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Structures + Codes: Zodiac Free Arts Club talks up Xenakis’ influence, Kraut and music as a language

With a host of releases on highly popular dance music platforms – from Poker Flat to Cocoon, via BPitch Control and Cadenza, onto his own record label These Days, Greek producer Argyris Theofilis – better known as Argy – forged a signature sound both hypnotic and dancy, minimal yet intricately detailed; settling as one of the most consistent tech-house merchants of the last decade.

Through EPs for Gilb’R’s seminal imprint Versatile and Munich’s Permanent Vacation – although both clearly aimed at the dancefloor, Argy hinted at further off-piste electronic potentialities, coming to further fruition on his debut album as Zodiac Free Arts Club, ‘Floating World‘. After seven years of radio silence, ZFAC awakens from its slumber with ‘Structures + Codes‘, out today on Hivern Discs’ offshoot HVNX.

Spread over eight tracks of soaring, arpeggiated kosmische and arcane kraut patterns – each of them relating to a particular painting by Greek artist Constantin Xenakis – the album was conceived as an homage to the painter’s vision and scope, moving past the status of mere ‘exercise in style’ neatly, whilst fluidly prolonging Xenakis’ complex visual motifs into the world of electronics.

In Argyris own words, “Constantin Xenakis work possesses exactly what I really love about intelligent electronic music. It’s stylishly repetitive, coded, mechanical but, at the same time, very organic and playful“, so we thought we’d catch up with him to discuss his love for Xenakis, creative process and the Argy/ZFAC dichotomy. Stream the mesmerising ‘Metachimie‘ down below.

Interview by Baptiste Girou

"While I am on that wave I barely communicate with the
 outside world. I dream about being in another time, live with
 pictures of the kraut era and act like a method actor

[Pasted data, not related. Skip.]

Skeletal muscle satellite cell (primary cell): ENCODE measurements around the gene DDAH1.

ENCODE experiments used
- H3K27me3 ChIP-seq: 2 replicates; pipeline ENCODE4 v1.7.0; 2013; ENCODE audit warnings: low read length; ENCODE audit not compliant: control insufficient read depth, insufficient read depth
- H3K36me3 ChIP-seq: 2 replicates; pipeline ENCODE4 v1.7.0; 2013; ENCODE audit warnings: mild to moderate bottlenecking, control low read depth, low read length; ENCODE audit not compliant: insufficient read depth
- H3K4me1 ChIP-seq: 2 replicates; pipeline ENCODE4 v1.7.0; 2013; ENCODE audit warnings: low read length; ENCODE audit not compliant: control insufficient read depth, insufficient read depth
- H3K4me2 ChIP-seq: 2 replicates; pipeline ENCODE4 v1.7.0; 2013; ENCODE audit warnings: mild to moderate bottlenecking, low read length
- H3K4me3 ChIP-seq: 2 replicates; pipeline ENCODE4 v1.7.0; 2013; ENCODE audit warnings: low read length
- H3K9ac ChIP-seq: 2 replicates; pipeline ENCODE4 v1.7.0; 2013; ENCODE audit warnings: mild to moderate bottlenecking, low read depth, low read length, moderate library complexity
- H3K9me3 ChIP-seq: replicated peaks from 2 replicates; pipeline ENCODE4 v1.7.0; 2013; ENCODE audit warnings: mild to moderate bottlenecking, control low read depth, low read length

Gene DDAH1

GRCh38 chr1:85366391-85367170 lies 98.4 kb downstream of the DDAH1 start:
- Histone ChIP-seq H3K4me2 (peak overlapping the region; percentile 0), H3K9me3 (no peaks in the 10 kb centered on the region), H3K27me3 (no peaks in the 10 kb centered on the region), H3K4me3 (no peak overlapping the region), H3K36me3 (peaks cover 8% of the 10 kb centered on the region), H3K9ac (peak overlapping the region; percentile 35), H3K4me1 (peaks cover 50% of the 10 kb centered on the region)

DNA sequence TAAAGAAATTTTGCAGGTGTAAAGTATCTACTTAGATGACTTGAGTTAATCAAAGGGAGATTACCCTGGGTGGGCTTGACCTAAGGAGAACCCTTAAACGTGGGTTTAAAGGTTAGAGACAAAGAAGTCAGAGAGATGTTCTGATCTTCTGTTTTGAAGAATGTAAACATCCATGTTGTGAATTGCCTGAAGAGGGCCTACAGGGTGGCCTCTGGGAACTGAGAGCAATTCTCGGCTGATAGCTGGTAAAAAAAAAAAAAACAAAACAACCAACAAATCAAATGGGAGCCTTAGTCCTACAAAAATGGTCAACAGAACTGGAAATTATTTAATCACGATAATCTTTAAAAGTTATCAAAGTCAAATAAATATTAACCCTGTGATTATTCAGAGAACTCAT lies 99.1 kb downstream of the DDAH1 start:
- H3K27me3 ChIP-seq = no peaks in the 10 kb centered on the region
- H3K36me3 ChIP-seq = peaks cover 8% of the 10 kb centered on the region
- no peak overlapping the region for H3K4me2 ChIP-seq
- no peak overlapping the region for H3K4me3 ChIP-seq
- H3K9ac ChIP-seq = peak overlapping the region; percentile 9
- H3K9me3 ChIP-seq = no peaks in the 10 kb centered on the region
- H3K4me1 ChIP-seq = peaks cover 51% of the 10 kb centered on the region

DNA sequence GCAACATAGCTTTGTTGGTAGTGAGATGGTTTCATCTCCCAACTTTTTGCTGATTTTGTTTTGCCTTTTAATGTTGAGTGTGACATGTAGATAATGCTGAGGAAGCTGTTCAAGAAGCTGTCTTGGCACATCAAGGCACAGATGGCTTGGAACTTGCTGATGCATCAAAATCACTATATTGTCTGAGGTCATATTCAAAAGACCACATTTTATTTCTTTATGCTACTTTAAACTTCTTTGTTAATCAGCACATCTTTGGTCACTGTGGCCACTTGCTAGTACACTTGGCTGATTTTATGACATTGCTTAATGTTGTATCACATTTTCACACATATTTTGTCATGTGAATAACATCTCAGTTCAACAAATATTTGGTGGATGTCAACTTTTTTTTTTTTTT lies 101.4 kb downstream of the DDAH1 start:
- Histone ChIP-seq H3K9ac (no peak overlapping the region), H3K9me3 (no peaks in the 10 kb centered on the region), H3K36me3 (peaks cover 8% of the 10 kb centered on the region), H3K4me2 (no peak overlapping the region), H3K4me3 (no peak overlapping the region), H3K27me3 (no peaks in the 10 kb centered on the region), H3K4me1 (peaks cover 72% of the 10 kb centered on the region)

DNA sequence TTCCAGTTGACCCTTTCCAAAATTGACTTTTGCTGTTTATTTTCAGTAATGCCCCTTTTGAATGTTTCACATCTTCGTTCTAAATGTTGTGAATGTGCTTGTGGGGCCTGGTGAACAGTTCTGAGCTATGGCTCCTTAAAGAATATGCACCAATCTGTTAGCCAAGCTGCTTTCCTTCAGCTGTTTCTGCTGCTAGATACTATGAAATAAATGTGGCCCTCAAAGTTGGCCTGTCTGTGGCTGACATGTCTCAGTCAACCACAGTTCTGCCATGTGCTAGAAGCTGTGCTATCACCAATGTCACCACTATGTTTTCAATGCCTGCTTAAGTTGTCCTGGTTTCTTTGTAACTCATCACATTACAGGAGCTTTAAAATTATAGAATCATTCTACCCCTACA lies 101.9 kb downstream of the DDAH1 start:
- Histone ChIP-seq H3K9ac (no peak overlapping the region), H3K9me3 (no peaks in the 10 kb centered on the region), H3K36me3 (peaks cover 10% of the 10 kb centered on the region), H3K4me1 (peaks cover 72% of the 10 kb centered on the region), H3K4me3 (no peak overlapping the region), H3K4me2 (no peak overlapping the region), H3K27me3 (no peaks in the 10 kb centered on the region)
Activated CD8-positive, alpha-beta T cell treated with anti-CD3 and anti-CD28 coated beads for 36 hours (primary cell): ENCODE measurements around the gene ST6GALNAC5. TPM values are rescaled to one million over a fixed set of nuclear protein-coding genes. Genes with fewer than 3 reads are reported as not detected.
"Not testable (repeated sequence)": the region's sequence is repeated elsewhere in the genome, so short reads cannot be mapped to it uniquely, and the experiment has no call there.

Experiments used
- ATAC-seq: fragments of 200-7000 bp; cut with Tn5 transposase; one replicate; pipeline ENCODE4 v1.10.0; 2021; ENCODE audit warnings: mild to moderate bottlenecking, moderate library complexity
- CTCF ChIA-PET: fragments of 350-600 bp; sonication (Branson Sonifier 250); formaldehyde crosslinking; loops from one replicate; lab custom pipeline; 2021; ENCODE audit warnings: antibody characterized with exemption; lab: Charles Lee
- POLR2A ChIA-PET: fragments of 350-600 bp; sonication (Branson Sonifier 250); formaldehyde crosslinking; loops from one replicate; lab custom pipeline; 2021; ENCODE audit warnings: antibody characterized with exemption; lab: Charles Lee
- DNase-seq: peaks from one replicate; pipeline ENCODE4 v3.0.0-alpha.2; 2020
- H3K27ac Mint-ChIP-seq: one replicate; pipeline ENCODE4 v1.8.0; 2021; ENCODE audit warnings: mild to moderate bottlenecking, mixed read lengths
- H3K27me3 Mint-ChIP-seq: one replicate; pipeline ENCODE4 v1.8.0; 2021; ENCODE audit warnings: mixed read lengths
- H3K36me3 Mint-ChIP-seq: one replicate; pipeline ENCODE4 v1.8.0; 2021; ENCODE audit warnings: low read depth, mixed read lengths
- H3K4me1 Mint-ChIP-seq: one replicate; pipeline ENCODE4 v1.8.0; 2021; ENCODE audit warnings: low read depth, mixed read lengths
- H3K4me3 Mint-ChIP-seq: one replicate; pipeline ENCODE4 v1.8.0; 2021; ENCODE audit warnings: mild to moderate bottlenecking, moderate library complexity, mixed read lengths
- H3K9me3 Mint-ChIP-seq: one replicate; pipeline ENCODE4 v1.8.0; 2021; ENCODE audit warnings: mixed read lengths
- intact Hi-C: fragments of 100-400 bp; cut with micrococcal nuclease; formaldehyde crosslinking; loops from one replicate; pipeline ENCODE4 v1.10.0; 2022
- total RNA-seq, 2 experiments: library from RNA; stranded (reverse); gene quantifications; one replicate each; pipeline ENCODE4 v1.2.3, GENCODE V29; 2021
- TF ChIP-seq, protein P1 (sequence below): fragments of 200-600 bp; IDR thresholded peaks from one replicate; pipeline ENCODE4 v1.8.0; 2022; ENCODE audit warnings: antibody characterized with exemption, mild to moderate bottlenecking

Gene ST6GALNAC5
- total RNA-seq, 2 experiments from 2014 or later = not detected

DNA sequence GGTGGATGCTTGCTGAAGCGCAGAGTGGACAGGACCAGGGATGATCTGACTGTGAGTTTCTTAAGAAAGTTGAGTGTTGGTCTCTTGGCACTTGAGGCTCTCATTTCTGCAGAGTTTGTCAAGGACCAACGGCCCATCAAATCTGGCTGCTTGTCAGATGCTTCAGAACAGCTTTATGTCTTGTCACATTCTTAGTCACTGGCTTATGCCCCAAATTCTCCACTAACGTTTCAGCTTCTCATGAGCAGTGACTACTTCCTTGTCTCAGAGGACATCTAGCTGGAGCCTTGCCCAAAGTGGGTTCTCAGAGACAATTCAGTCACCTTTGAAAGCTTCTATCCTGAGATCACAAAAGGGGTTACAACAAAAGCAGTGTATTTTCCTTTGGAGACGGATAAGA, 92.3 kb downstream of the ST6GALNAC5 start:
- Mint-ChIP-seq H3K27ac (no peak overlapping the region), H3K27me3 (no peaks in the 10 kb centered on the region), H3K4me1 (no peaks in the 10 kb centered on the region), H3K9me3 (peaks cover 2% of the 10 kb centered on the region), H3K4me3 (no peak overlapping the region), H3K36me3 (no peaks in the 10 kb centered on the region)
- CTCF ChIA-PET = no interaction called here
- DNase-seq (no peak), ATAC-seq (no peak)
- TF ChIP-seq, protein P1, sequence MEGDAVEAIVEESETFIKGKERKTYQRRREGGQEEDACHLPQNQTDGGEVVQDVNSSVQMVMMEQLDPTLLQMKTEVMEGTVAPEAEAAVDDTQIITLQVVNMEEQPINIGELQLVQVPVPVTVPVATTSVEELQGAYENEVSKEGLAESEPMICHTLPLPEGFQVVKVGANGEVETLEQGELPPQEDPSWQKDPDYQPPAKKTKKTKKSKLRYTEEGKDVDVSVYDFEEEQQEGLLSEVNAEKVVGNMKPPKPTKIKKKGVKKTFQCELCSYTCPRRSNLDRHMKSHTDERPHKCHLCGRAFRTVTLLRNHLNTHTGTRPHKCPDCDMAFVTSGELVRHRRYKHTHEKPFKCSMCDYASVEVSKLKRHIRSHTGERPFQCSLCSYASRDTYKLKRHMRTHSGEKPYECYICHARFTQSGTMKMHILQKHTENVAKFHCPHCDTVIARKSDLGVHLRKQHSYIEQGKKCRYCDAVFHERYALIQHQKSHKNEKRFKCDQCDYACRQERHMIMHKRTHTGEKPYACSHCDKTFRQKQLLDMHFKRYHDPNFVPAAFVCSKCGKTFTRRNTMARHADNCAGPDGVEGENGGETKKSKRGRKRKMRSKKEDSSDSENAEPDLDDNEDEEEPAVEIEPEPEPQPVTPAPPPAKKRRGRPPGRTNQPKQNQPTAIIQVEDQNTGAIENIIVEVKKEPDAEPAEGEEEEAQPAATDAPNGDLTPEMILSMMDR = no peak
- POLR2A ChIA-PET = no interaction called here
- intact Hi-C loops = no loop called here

to facilitate my dream and obsession for this music."

First things first, how did you come up with that name, Zodiac Free Arts Club? What does that refer to?

It’s an homage to Zodiak Free Arts Lab, a short-lived but highly influential experimental live music venue, founded in the then West Berlin in late 1968 by German artists/musicians Conrad Schnitzler (1937–2011) and Hans-Joachim Roedelius. Bands like Ash Ra Tempel and Tangerine Dream formed due to the jam sessions there.

Your second album as ZFAC, ‘Structures + Codes’ is about to come out on Hivern Discs sub-label HVNX. Please tell us more about the recording and approach you took for it.

It’s more about what I go through as a composer while recording and not so much about the gear – since gear-wise I use a lot of classic ’70s and ’80s synths and drum machines from that era.

What is more interesting to talk about is that I can only make a Zodiac album through one big wave of inspiration, and while I am on that wave I barely communicate with the outside world. I dream about being in another time, live with pictures of the kraut era and act like a method actor to facilitate my dream and obsession for this music.

It is presented as ‘’a concept album conceived as an homage to the painter’s vision’’ where ‘’each one of the eight songs in the album corresponds to a painting by Xenakis’’. How did you proceed? Was it a fluid, natural process or more of a laborious, painstaking development?

There was nothing painful about that, again, the Zodiac either comes out naturally or not at all. It doesn’t have a time frame or a business plan. On the contrary, it keeps me sane as it acts as the antidote to that.

Do you recall the first work of Constantin Xenakis you came across and what you felt looking at it?

My parents kept a painting of Xenakis in our living room. I was always obsessed by it and only years after I wanted to know who made it. After finding out I started looking for the creator and finally met him in person a few years down the road.